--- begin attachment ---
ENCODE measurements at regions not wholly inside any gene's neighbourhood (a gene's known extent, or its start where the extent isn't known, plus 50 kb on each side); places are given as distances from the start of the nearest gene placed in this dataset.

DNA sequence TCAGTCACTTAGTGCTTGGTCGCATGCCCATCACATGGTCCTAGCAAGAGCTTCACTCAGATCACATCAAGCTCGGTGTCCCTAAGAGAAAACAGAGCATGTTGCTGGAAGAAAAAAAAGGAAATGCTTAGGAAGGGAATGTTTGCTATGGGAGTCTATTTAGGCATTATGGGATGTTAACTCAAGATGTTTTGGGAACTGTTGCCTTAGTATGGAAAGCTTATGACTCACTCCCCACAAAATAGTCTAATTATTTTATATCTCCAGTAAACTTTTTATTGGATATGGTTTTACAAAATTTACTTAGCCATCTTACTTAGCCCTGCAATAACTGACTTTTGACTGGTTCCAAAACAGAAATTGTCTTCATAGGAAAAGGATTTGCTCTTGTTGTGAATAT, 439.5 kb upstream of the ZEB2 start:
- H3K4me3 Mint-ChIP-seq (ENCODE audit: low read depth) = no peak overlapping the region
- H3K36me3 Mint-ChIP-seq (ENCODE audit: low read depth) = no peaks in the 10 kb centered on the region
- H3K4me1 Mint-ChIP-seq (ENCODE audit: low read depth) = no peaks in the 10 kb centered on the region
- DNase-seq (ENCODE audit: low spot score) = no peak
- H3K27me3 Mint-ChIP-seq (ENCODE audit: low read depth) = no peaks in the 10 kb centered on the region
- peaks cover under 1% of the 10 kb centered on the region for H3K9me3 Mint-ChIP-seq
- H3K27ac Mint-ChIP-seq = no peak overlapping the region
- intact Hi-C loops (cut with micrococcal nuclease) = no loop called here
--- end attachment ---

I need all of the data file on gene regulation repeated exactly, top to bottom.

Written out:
ENCODE measurements at regions not wholly inside any gene's neighbourhood (a gene's known extent, or its start where the extent isn't known, plus 50 kb on each side); places are given as distances from the start of the nearest gene placed in this dataset.

DNA sequence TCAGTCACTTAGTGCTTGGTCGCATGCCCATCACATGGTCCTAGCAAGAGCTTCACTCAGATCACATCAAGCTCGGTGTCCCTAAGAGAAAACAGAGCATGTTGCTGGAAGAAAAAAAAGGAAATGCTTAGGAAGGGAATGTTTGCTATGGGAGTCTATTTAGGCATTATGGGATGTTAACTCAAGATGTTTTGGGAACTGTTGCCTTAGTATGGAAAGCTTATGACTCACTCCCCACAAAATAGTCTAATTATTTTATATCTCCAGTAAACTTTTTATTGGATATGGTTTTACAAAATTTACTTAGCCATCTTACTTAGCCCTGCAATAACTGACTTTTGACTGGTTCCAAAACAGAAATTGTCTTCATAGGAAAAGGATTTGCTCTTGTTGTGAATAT, 439.5 kb upstream of the ZEB2 start:
- H3K4me3 Mint-ChIP-seq (ENCODE audit: low read depth) = no peak overlapping the region
- H3K36me3 Mint-ChIP-seq (ENCODE audit: low read depth) = no peaks in the 10 kb centered on the region
- H3K4me1 Mint-ChIP-seq (ENCODE audit: low read depth) = no peaks in the 10 kb centered on the region
- DNase-seq (ENCODE audit: low spot score) = no peak
- H3K27me3 Mint-ChIP-seq (ENCODE audit: low read depth) = no peaks in the 10 kb centered on the region
- peaks cover under 1% of the 10 kb centered on the region for H3K9me3 Mint-ChIP-seq
- H3K27ac Mint-ChIP-seq = no peak overlapping the region
- intact Hi-C loops (cut with micrococcal nuclease) = no loop called here